The effectiveness of manual therapy, physiotherapy, and treatment by the general practitioner for nonspecific back and neck complaints. A randomized clinical trial

Spine (Phila Pa 1976). 1992 Jan;17(1):28-35. doi: 10.1097/00007632-199201000-00005.


In a randomized trial, the effectiveness of manual therapy, physiotherapy, continued treatment by the general practitioner, and placebo therapy (detuned ultrasound and detuned short-wave diathermy) were compared for patients (n = 256) with nonspecific back and neck complaints lasting for at least 6 weeks. The principle outcome measures were severity of the main complaint, global perceived effect, pain, and functional status. These are presented for 3, 6, and 12 weeks follow-up. Both physiotherapy and manual therapy decreased the severity of complaints more and had a higher global perceived effect compared to continued treatment by the general practitioner. Differences in effectiveness between physiotherapy and manual therapy could not be shown. A substantial part of the effect of manual therapy and physiotherapy appeared to be due to nonspecific (placebo) effects.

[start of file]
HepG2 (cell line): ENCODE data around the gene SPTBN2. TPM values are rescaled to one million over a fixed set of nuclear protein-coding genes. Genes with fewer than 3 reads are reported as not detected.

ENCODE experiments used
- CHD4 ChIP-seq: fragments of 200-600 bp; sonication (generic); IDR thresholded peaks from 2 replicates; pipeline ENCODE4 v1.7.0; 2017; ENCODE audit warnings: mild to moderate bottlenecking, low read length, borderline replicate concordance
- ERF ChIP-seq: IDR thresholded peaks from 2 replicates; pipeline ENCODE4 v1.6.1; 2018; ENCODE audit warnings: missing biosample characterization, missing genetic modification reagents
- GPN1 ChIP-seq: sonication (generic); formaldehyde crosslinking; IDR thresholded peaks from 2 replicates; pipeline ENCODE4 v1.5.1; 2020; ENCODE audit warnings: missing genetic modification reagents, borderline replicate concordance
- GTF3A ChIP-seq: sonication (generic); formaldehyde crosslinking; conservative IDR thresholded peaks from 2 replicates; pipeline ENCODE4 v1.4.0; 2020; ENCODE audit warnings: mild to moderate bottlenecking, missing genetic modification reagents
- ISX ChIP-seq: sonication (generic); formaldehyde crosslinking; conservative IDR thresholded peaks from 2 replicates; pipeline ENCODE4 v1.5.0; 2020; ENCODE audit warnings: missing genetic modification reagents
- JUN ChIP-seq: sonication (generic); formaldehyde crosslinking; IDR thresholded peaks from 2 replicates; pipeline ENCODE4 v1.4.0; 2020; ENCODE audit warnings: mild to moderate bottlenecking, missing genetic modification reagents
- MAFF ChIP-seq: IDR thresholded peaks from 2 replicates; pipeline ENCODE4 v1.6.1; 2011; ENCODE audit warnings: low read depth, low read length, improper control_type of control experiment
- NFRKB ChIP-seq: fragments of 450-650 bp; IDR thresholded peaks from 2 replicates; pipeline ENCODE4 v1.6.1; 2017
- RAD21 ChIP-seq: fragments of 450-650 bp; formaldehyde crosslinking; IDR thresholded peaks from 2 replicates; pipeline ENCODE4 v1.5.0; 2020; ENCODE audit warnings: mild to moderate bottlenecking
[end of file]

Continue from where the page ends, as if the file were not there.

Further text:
Publication types

  • Clinical Trial
  • Comparative Study
  • Randomized Controlled Trial
  • Research Support, Non-U.S. Gov't

MeSH terms

  • Adult
  • Analgesics / therapeutic use
  • Anti-Inflammatory Agents, Non-Steroidal / therapeutic use
  • Back Pain / epidemiology
  • Back Pain / rehabilitation*
  • Diathermy
  • Female
  • Humans
  • Male
  • Manipulation, Orthopedic*
  • Massage
  • Neck*
  • Physical Therapy Modalities*
  • Placebo Effect
  • Ultrasonic Therapy


  • Analgesics
  • Anti-Inflammatory Agents, Non-Steroidal